What To Expect From An IRS Investigation

Initial communication from the Internal Revenue Service (IRS) regarding a tax dispute typically comes via a letter sent by U.S. Postal Service. One exception is if the IRS suspects you have committed a tax crime, in which case you may be contacted in person by IRS special agents at your home, at your workplace or some other location.

In these situations, the IRS uses an element of surprise partly to attempt to obtain as much information from you before you obtain a lawyer. You are not obligated to answer any questions from an IRS investigator without legal representation. Unlike when a person is arrested by police, there is no inherent right to be appointed legal counsel merely because the IRS is investigating you.

What To Expect

In fact, IRS special agents are not there to arrest you. Their role is to determine whether your case should be referred for criminal investigation. If further investigation is recommended, the case will be evaluated by IRS criminal tax attorneys and referred to the Department of Justice Tax Division if it is determined a criminal tax charge is warranted.

You may also be told that you are a witness in an investigation rather than the target. Even in these instances, it is wise to consult with an experienced tax lawyer. Theodore L. Craft, Esq., LLM, Attorney at Law & Tax Counsel, represents individuals who are being investigated or questioned by agents from the IRS Criminal Investigation Division.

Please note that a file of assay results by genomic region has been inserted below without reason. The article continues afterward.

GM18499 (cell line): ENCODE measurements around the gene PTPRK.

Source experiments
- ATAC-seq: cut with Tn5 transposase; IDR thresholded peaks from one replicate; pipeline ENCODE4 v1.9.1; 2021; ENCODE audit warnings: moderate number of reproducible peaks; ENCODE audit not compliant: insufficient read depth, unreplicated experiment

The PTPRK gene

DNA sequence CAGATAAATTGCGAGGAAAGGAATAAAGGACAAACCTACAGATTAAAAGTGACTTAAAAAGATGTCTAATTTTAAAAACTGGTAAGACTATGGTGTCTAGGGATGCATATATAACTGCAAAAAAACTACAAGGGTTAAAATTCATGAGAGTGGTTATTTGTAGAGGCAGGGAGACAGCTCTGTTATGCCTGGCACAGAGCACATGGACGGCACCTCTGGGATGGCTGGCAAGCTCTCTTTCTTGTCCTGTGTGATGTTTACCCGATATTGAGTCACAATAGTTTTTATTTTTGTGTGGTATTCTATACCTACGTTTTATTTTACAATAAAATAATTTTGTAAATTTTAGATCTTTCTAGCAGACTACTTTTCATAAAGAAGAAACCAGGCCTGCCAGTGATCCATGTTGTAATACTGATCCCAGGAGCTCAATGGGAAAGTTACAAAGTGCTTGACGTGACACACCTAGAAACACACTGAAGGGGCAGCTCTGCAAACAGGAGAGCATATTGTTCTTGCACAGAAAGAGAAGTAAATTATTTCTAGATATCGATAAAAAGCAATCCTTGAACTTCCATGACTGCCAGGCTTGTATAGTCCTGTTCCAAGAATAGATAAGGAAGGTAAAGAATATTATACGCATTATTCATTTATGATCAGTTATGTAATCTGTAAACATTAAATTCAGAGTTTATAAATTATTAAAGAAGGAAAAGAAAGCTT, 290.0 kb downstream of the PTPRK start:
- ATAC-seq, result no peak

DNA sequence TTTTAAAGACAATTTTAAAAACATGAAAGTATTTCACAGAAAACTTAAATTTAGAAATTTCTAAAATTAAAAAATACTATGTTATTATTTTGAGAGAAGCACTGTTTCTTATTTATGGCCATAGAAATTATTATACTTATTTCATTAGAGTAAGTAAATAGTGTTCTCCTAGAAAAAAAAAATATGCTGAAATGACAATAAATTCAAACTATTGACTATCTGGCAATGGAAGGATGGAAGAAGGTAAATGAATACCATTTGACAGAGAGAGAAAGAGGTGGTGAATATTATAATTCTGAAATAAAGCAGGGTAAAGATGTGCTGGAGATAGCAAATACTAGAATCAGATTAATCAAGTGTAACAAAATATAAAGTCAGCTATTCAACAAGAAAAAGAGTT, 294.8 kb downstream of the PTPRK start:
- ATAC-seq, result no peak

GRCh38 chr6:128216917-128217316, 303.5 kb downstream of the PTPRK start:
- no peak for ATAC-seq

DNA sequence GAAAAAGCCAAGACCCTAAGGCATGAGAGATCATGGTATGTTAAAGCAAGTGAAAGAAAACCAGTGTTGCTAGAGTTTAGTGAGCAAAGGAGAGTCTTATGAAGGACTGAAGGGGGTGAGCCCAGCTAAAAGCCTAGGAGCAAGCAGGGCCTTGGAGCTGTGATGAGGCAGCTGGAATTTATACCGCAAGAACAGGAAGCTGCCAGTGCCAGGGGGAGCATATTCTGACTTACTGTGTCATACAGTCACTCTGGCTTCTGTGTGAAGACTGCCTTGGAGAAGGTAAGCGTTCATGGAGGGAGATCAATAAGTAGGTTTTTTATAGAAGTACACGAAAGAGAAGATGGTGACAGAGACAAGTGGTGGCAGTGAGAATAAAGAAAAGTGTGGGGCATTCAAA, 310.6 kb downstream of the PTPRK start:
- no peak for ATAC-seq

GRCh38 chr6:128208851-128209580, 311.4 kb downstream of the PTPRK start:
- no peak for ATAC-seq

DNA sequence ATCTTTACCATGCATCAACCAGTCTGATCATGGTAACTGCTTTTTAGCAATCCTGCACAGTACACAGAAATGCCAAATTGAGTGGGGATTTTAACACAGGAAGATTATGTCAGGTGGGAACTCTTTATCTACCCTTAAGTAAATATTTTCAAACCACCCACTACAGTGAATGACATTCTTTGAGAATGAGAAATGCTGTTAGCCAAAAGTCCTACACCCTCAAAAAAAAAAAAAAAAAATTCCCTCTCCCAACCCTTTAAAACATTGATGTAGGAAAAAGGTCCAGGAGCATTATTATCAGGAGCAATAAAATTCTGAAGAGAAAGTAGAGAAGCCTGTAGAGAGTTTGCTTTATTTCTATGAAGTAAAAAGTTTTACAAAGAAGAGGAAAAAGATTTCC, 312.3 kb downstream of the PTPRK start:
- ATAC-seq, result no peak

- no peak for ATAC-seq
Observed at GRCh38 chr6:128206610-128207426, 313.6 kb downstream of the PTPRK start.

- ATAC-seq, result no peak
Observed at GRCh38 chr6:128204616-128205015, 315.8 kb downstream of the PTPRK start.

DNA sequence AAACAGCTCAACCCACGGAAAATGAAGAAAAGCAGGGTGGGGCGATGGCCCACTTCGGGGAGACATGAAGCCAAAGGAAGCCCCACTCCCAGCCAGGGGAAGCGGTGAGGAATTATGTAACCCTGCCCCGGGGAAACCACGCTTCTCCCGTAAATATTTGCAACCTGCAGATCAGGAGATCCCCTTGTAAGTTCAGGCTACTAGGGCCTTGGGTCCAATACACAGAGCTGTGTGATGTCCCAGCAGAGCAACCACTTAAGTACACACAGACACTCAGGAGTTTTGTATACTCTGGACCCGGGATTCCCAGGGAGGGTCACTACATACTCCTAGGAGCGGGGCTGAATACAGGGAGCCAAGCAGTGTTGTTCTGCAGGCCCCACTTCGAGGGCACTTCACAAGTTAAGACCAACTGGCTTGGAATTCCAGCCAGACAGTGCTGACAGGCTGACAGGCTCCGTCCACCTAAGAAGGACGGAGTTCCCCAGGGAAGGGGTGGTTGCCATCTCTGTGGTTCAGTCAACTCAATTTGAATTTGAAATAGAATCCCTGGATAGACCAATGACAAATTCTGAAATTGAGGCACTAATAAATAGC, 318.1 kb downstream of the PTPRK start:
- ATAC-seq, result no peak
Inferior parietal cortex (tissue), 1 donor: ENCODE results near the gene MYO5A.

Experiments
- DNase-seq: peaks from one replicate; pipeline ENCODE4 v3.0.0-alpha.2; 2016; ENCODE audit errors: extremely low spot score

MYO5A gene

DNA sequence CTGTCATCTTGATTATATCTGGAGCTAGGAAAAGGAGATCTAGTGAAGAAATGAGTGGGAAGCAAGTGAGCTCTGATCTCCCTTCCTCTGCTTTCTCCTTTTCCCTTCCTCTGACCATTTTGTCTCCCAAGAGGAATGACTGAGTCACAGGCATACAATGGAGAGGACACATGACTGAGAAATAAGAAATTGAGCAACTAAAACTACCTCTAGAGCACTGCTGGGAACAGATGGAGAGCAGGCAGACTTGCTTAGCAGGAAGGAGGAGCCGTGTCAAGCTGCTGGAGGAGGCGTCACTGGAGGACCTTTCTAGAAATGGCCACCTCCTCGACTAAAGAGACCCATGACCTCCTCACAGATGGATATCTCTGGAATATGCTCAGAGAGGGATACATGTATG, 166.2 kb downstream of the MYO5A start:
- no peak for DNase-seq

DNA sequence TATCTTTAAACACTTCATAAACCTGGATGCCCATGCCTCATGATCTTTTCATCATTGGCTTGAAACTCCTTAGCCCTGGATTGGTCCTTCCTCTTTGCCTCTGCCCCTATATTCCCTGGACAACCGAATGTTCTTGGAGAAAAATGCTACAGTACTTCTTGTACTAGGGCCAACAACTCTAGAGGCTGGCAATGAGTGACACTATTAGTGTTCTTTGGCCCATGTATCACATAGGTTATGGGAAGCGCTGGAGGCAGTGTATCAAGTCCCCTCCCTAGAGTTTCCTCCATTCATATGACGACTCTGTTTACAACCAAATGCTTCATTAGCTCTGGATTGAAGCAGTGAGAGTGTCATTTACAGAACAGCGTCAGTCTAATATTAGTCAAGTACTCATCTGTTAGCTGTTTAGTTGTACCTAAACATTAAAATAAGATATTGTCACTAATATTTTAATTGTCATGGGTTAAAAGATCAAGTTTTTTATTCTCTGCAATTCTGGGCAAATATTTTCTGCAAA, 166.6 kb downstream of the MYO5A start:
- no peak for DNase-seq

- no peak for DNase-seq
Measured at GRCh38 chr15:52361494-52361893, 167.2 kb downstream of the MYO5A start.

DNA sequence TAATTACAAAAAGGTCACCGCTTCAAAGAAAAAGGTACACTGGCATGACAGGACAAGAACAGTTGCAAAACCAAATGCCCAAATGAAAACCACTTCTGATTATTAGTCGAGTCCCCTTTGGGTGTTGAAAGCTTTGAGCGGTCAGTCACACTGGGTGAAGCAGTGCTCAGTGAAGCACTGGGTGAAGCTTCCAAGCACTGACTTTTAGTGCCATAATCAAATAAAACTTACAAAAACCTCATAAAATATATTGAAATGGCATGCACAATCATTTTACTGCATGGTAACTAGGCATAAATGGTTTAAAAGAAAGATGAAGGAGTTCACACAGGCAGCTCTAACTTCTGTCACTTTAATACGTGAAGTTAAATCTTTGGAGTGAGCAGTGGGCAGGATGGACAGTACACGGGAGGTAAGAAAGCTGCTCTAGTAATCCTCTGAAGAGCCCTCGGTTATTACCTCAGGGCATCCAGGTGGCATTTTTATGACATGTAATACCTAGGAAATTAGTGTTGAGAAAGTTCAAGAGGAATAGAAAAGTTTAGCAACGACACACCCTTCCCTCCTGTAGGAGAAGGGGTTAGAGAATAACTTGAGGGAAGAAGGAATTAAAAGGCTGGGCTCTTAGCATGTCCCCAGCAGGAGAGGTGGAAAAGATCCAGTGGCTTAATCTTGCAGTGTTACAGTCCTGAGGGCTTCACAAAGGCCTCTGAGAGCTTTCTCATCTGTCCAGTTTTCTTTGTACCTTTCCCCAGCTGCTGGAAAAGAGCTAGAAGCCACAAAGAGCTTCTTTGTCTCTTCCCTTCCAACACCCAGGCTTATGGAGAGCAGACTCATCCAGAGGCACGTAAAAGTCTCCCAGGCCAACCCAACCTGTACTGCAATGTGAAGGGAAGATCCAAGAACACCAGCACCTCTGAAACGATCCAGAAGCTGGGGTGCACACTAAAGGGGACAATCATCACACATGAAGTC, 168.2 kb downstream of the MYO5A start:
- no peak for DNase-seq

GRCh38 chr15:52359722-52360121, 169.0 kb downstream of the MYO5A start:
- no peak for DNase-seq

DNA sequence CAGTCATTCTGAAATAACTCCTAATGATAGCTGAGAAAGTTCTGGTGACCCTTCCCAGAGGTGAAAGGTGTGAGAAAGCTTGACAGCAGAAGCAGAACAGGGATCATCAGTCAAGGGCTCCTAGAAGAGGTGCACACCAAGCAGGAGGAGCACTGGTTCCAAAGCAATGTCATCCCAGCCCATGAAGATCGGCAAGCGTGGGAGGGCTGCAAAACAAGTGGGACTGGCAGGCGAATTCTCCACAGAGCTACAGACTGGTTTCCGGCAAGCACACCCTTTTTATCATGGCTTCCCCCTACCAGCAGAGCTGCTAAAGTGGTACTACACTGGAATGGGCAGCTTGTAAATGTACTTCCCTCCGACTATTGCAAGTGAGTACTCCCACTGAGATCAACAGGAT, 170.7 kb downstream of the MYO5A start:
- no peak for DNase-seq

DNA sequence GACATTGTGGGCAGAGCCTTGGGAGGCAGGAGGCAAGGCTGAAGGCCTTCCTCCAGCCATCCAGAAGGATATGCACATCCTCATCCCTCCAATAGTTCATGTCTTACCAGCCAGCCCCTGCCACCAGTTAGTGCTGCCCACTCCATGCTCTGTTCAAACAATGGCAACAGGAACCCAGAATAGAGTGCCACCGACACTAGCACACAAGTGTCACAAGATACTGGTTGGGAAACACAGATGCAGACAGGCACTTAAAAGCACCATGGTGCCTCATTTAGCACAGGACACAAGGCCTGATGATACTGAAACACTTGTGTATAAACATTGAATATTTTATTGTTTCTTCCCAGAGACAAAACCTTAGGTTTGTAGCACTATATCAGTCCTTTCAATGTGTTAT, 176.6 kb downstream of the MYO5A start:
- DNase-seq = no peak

IRS special agents receive extensive training in investigative and interrogation techniques. Do not be lulled into a sense of security because they are engaging in a casual conversation with you and have not informed you about any rights. They do not always have to follow the same procedures as law enforcement officers when questioning individuals they suspect committed a tax crime. It is important to understand that if IRS special agents are involved, the matter is serious.

Protect Yourself With Smart Legal Counsel

It is not paranoid, nor admissions of guilt, to tell IRS special agents that you will not answer any questions until you have your legal counsel present. Make the call. We are ready to help.

Call 781-606-0489 or use the online contact form on this website to schedule a meeting.